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TRAINING NEWS

Running Off the Bike



A common complaint I hear goes something along the lines of “I can run 38 minutes in a 10km road race, but in a triathlon I have an incredibly hard time breaking 45 minutes for the run.” Running fast off the bike is one of the seemingly great enigmas in triathlon.

The ability to run quickly off the bike, ironically, begins on the bike. Given two equal runners, the person who is more efficient on the bike will run faster every time. There have been many incredibly talented roadrunners who thought they could conquer the triathlon world only to find they are unable to replicate their fantastic runs during a triathlon. More often than not, the limiting factor for them or anyone struggling to run off the bike is the amount of energy spent on the bike. Runners who do not have a background in riding are inefficient on the bike, consuming valuable energy that could be otherwise used on the run.

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This also helps to explain the emergence of crossover athletes like Steve Larsen. Larsen is extremely efficient on the bike and as a result, he has more energy left for the run portion of the race. His lack of experience in running is more than compensated for because he is able to ride quickly and, more importantly in triathlon, efficiently. So, if you are looking to improve your run, then don’t solely focus on running farther or faster, but also look at your riding efficiency. Improving your efficiency on the bike will allow you the opportunity to lay it all out on the run, rather than struggling to survive.

What follows are some thoughts on pedaling efficiency that you can use to help increase your ability to run fast off the bike. Using these techniques will also help you ride faster – a great win-win situation!

Pedaling Technique and Efficiency
Using a power meter we can determine the wattage a cyclist produces over any portion of a race or training ride. What is more interesting to see is how his/her power delivery fluctuates. Some would say 500 watts is 500 watts, no matter how you get it, but I think there's an important element they are not considering.

If you take a look at graphs of power delivery through a pedal stroke, you see that the vast majority of a cyclist's power is produced in the down stroke portion of a pedal stroke. Power production falls drastically as the pedals approach and pass through the top and bottom of the stroke. The power of the down stroke is so great that it negates the opposite leg's capacity to produce any power during the upstroke. The best a cyclist can do is to unweight the upstroke leg, or try to get it out of the way of the pedal coming up at it. In some senses, the upstroke leg can be seen as working against the rider. A portion of the force being applied in the down stroke is going to lift the opposing leg instead of propelling the bicycle forward.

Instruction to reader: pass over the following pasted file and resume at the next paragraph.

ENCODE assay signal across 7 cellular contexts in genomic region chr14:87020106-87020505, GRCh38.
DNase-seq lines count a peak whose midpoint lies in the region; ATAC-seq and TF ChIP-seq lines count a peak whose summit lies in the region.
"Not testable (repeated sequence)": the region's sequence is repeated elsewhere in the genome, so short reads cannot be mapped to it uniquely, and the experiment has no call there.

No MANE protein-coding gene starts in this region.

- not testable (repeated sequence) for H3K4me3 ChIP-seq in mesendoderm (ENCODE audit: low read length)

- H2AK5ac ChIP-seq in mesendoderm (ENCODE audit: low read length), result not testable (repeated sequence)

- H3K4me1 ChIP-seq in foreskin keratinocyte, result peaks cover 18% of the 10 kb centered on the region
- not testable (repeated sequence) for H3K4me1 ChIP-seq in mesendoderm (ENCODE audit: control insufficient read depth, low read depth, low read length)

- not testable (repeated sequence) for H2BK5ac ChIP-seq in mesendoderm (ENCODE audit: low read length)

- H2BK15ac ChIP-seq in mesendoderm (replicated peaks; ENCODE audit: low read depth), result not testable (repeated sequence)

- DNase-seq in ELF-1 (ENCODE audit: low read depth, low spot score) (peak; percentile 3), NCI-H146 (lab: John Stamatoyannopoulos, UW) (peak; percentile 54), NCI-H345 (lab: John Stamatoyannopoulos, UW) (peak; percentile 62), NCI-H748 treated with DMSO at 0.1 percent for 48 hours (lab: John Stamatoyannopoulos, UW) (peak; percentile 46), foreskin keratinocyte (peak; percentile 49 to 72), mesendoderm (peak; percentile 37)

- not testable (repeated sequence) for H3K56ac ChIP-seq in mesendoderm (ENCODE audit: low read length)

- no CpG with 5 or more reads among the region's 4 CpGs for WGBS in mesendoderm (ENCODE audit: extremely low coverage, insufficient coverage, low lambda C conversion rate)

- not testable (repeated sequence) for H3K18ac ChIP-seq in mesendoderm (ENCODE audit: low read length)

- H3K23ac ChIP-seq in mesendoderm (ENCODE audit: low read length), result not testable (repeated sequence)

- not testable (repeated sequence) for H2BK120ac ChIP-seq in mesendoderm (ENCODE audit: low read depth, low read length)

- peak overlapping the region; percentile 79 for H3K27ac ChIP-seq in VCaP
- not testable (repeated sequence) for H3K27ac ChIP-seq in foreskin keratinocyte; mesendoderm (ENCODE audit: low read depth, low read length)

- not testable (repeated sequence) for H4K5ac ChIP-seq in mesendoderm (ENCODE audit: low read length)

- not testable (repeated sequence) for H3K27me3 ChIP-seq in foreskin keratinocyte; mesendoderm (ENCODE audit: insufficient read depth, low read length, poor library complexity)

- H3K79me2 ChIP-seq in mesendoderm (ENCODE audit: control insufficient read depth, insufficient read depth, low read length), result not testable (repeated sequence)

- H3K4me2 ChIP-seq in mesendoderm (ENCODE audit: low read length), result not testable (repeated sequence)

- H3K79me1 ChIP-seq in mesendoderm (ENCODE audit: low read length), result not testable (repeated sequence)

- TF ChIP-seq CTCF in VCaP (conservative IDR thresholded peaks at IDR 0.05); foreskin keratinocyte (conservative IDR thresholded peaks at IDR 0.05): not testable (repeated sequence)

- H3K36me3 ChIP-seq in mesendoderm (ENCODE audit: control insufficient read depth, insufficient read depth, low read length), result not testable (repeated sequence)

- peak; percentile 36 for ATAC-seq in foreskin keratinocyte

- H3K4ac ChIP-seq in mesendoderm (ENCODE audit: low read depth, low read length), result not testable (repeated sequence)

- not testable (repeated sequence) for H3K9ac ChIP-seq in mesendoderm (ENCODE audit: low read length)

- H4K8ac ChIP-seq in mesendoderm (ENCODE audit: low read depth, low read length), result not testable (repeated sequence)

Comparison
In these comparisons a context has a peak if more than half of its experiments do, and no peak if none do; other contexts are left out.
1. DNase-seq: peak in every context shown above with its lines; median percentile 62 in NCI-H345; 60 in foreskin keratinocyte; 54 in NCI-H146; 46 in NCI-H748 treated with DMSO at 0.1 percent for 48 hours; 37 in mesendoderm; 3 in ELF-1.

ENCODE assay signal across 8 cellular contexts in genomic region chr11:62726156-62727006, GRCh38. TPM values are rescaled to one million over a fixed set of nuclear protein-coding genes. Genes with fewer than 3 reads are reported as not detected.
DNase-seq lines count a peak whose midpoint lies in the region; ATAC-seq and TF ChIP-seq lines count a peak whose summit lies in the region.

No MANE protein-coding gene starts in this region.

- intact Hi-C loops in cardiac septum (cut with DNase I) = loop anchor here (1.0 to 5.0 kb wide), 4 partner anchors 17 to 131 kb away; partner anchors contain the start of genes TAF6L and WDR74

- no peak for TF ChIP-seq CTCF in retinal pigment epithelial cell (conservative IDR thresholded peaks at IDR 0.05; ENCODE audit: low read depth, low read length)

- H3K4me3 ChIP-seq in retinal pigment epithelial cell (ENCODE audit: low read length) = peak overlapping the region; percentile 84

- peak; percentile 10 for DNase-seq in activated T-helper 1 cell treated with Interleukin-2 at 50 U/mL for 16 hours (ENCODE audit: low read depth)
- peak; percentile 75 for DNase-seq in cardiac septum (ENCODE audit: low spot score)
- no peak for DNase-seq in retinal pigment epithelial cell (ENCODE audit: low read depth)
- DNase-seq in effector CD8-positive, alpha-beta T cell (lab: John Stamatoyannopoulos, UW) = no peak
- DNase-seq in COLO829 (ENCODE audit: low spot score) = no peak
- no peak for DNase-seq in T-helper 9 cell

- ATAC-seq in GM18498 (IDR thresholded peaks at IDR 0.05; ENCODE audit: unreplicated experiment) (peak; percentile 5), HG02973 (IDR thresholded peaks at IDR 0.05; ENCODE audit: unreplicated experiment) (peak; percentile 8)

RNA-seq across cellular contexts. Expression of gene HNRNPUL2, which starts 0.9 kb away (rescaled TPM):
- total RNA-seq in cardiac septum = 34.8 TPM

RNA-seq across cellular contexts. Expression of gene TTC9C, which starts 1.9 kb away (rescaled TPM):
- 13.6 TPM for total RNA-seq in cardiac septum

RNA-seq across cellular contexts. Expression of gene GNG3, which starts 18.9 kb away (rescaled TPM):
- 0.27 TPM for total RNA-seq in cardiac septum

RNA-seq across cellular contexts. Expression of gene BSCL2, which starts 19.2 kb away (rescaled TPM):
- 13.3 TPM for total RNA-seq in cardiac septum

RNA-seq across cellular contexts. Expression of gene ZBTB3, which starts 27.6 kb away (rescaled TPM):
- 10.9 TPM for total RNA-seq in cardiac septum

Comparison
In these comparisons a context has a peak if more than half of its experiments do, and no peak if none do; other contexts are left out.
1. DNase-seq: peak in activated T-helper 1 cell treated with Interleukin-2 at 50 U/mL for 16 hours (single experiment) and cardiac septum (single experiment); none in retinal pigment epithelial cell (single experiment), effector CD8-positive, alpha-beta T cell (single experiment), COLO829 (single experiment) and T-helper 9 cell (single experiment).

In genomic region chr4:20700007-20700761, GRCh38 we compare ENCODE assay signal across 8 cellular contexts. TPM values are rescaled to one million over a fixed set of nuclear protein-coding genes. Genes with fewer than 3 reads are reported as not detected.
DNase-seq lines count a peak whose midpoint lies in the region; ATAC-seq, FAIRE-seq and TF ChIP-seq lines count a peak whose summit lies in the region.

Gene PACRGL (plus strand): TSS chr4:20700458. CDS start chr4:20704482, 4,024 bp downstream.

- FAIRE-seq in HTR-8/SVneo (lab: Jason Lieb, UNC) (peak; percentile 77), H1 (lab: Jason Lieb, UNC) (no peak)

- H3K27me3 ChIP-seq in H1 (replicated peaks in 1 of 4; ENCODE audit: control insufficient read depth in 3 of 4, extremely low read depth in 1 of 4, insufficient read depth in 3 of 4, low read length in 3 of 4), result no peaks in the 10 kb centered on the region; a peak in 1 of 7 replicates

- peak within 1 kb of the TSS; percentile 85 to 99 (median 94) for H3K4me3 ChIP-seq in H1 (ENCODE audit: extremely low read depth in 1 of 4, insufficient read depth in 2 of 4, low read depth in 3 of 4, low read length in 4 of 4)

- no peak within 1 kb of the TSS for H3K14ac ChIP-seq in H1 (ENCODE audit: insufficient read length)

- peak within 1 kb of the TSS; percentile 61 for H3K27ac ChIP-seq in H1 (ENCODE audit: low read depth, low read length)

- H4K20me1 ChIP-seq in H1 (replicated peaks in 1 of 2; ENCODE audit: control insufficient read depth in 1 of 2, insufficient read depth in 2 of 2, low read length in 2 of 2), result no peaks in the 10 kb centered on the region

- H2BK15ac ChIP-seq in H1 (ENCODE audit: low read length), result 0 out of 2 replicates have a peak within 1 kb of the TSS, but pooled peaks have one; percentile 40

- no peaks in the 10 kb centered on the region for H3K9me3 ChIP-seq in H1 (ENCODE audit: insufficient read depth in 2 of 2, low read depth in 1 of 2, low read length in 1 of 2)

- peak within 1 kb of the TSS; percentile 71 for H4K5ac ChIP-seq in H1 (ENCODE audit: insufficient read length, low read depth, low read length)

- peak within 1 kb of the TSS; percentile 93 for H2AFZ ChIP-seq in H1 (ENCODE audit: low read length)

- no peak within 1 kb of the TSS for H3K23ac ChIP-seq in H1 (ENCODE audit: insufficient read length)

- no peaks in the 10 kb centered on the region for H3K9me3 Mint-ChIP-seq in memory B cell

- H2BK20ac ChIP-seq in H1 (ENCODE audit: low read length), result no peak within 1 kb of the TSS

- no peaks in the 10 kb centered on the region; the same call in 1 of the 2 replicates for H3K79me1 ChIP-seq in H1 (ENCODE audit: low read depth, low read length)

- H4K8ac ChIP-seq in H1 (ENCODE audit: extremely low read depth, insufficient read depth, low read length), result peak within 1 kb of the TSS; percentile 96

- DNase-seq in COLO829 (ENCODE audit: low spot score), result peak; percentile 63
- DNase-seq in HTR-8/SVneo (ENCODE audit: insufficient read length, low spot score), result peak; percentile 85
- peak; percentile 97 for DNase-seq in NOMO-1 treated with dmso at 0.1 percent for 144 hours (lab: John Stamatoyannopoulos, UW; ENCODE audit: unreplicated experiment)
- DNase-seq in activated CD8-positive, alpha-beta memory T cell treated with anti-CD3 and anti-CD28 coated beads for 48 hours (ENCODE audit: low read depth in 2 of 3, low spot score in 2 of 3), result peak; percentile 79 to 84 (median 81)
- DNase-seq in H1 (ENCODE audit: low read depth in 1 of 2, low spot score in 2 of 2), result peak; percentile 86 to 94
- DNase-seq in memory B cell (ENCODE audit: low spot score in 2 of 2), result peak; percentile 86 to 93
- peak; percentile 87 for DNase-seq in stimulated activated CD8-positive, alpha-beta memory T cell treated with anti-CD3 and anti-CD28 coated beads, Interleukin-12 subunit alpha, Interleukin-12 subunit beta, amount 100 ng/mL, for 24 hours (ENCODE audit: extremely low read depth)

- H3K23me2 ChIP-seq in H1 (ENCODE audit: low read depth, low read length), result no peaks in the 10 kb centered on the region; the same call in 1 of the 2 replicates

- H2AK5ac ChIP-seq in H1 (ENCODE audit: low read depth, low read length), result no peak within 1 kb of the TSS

Biomechanical efficiency is the element people miss when they say a watt is a watt, no matter how it is produced. For example, an inefficient cyclist needs to produce 350 watts to stay with the leading cyclists in a race, who are efficiently producing 300 watts. The inefficient rider is fighting his own forward progress from within his pedal stroke. In the final 10km run, he/she did not have the energy to stay with the leaders, whose superior efficiency allowed them to go the same speed with a lower sustained power output, thus saving their legs for the run. Through training, the inefficient cyclist’s mechanical efficiency can improve to the point where he/she can afford the energy cost of matching the race leaders pace, and have enough left to attack during the run.

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The way to improve mechanical efficiency is to learn to apply force through as much of the pedal stroke as possible, especially through the top and bottom. Over geared, high-power, low-cadence workouts are essential. Climbing hills, seated, in a big gear forces a cyclist to keep force flowing to the pedals over the top and through the bottom of the stroke. It is the only way he/she can maintain enough momentum to keep the bike moving forward. Later on we add sprints up steep hills, again in a big gear and with slow, rolling starts.

During these workouts, the cyclist has to accelerate through increasing resistance. In races like the Ironman Canada, with unpredictable weather and many steep climbs, poor pedaling economy results in a spinning rear wheel, followed immediately by a dismount and a run in equally slippery cycling shoes. To avoid this scenario you need to learn to pedal efficiently. One way to do this is through getting out on your mountain bike occasionally.

Mountain bike racers were the most biomechanically efficient pedalers in recent tests done at the US Olympic Training Center. Their efficiency comes from having to apply high force in a 360-degree manner so the rear wheel won't break loose in steep, loose terrain. Doing one of your rides every couple of weeks on the trails instead of the road will help you master this technique. This in turn will aid your cycle efficiency in triathlons, which will leave you feeling fresher and ready for the run. So remember, the key to fast running in triathlon doesn’t always lie in doing more miles or more intervals; sometimes it comes down to the bike.

Happy training.
Lance


CTS TriathlonGold Head Coach Lance Watson is the personal coach of triathlon stars Simon Whitfield, Lisa Bentley, and Greg Bennett, to name a few. He can be reached at lwatson@trainright.com; or www.triathlongold.com

 

 




 

 

 

 



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